MOTORISTS were fined more than £14,000 in just 12 hours up after hundreds were caught driving through a controversial bus gate.

Drivers were snared following the introduction of a bus gate near George Square, installed to cut traffic in the historic square.

Spy cameras snapped motorists ignoring the car ban and driving through the gate.

The car ban came into effect on Monday and in the first 12 hours 474 rogue drivers were caught on camera. That's potentially worth £14,220 in fines to council bosses if the penalties are all paid within the next two weeks.

Dozens of other motorists are thought to have since been caught after ignoring the bus gate, which has been installed at the junction of Nelson Mandela Place and West Nile Street.

Only buses, taxis, private cabs and cyclists are exempt from the ban, which was introduced by councillors in a bid to crack down on traffic congestion, boost air quality and cut accidents.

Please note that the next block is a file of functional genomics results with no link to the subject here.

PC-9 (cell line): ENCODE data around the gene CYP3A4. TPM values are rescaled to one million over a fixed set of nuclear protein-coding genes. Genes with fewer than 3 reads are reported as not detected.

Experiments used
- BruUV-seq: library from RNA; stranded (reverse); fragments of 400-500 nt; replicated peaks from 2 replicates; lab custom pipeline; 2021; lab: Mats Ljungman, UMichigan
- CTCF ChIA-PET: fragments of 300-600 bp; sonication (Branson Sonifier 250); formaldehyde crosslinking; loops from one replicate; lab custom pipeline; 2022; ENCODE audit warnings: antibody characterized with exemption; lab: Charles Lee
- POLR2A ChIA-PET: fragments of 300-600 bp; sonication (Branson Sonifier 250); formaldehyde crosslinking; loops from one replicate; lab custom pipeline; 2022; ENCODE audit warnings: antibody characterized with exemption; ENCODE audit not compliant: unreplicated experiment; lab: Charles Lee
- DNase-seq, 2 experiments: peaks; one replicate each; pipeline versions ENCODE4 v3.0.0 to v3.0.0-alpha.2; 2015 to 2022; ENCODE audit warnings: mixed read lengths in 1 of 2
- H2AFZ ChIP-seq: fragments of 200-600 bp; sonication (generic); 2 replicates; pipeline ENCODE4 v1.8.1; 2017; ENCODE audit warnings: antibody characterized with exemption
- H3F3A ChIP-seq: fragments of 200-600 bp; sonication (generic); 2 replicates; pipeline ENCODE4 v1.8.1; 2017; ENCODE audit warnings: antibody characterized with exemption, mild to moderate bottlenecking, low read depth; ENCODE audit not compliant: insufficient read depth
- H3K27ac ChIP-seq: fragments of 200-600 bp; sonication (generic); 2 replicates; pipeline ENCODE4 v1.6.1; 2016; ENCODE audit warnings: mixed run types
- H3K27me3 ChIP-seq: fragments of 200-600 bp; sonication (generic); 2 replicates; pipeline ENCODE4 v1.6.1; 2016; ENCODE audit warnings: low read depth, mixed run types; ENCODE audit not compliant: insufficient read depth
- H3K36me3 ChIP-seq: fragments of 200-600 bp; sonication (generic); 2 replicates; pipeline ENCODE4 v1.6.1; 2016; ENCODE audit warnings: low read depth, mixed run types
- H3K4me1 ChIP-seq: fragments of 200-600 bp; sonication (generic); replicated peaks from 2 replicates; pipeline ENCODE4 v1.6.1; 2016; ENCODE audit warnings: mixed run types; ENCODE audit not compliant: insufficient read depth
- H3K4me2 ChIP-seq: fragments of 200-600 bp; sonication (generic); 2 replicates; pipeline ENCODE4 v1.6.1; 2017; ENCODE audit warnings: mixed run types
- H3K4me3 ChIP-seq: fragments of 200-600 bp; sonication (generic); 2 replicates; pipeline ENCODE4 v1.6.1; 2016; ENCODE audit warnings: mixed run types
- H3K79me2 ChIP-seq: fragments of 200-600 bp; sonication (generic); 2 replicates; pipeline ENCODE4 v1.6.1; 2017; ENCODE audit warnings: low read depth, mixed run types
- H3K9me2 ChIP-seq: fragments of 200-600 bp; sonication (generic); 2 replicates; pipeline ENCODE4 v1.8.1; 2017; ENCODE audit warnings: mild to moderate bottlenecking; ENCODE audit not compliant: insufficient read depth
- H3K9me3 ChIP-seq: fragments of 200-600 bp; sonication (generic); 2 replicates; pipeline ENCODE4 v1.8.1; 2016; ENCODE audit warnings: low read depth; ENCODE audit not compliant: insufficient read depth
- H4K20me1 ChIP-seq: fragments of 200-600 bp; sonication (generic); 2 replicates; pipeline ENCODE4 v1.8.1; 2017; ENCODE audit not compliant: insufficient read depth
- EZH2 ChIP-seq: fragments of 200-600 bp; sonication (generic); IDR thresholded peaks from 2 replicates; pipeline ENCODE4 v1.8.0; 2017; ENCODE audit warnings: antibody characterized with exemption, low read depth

Up to 800 buses use the junction every weekday and the car ban aims to help improve the reliability of bus services.

The controversial gate, along with warning signs and lights, was set up last month but road chiefs decided to delay the ban to give motorists time to find alternative routes.

A council spokesman said: "The bus gate at Nelson Mandela Place has now been in place for three weeks. To allow people to get used to the new restrictions and plan their journeys, we haven't issued any penalty charge notices."

But the ban came into force this week.

A council spokesman warned: "We're now enforcing any contraventions of the bus gate between 7am-7pm, and drivers breaking the law will be fined.

"There are very clear and constant reminders of the law in the form of signage and road markings at, and on the approaches to, the bus gate.

"Bus lane and gate enforcement in the city is improving the flow of traffic on congested stretches as well as improving the reliability of bus journeys.

"By improving the public transport network we're working to encourage people to use more environmental forms of transport and reduce Glasgow's CO2 emissions."

Motorists caught on camera run the risk of a £60 penalty, which is halved if the fine is paid within 14 days. Council chiefs hope to cut the number vehicles in the city centre by 70%. Around 1250 drivers used the junction every day prior to the introduction of the ban.